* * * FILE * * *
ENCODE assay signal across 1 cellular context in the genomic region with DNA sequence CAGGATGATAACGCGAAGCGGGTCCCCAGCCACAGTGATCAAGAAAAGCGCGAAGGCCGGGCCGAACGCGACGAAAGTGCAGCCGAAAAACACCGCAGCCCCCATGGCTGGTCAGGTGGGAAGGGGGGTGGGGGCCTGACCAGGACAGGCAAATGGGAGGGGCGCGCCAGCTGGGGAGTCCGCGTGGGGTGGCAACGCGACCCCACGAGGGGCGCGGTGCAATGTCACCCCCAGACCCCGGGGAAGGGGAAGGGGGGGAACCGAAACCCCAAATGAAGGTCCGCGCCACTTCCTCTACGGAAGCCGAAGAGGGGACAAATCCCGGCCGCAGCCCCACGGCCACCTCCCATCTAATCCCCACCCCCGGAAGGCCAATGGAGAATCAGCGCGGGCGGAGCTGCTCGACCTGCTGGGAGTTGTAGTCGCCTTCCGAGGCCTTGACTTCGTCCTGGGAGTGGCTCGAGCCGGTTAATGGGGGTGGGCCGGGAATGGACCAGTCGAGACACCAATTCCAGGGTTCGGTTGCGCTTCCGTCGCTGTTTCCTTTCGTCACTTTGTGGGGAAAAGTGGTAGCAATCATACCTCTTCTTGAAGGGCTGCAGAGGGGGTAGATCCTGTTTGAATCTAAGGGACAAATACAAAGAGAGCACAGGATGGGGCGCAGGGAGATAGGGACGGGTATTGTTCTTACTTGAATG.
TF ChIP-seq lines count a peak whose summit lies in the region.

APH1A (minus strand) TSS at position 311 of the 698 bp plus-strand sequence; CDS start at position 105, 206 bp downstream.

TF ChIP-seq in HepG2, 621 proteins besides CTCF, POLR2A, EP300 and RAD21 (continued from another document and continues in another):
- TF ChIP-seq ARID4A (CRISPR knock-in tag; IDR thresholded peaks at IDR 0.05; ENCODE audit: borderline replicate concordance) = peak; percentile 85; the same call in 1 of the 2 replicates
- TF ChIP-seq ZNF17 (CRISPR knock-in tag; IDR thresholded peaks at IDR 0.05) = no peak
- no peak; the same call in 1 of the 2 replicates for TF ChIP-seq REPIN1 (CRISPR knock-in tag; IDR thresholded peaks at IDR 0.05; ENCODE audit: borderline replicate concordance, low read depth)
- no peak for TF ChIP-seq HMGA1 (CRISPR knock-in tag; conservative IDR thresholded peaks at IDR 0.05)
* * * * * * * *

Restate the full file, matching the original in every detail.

ENCODE assay signal across 1 cellular context in the genomic region with DNA sequence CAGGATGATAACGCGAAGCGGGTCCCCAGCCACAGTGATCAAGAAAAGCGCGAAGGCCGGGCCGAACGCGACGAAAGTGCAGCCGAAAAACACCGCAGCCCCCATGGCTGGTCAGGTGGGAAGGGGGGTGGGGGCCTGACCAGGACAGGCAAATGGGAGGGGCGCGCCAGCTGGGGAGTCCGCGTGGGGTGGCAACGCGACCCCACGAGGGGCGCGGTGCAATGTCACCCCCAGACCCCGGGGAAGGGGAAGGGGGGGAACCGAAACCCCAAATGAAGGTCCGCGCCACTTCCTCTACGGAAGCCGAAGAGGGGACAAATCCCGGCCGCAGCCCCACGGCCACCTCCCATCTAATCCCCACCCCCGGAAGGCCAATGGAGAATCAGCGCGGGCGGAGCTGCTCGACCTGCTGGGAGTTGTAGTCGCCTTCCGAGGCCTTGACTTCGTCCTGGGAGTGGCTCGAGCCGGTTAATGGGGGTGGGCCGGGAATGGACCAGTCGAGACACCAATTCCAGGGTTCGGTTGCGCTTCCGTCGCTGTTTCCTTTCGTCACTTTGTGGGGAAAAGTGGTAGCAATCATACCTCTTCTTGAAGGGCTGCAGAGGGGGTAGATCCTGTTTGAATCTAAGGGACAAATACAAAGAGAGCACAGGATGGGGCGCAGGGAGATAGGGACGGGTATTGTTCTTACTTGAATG.
TF ChIP-seq lines count a peak whose summit lies in the region.

APH1A (minus strand) TSS at position 311 of the 698 bp plus-strand sequence; CDS start at position 105, 206 bp downstream.

TF ChIP-seq in HepG2, 621 proteins besides CTCF, POLR2A, EP300 and RAD21 (continued from another document and continues in another):
- TF ChIP-seq ARID4A (CRISPR knock-in tag; IDR thresholded peaks at IDR 0.05; ENCODE audit: borderline replicate concordance) = peak; percentile 85; the same call in 1 of the 2 replicates
- TF ChIP-seq ZNF17 (CRISPR knock-in tag; IDR thresholded peaks at IDR 0.05) = no peak
- no peak; the same call in 1 of the 2 replicates for TF ChIP-seq REPIN1 (CRISPR knock-in tag; IDR thresholded peaks at IDR 0.05; ENCODE audit: borderline replicate concordance, low read depth)
- no peak for TF ChIP-seq HMGA1 (CRISPR knock-in tag; conservative IDR thresholded peaks at IDR 0.05)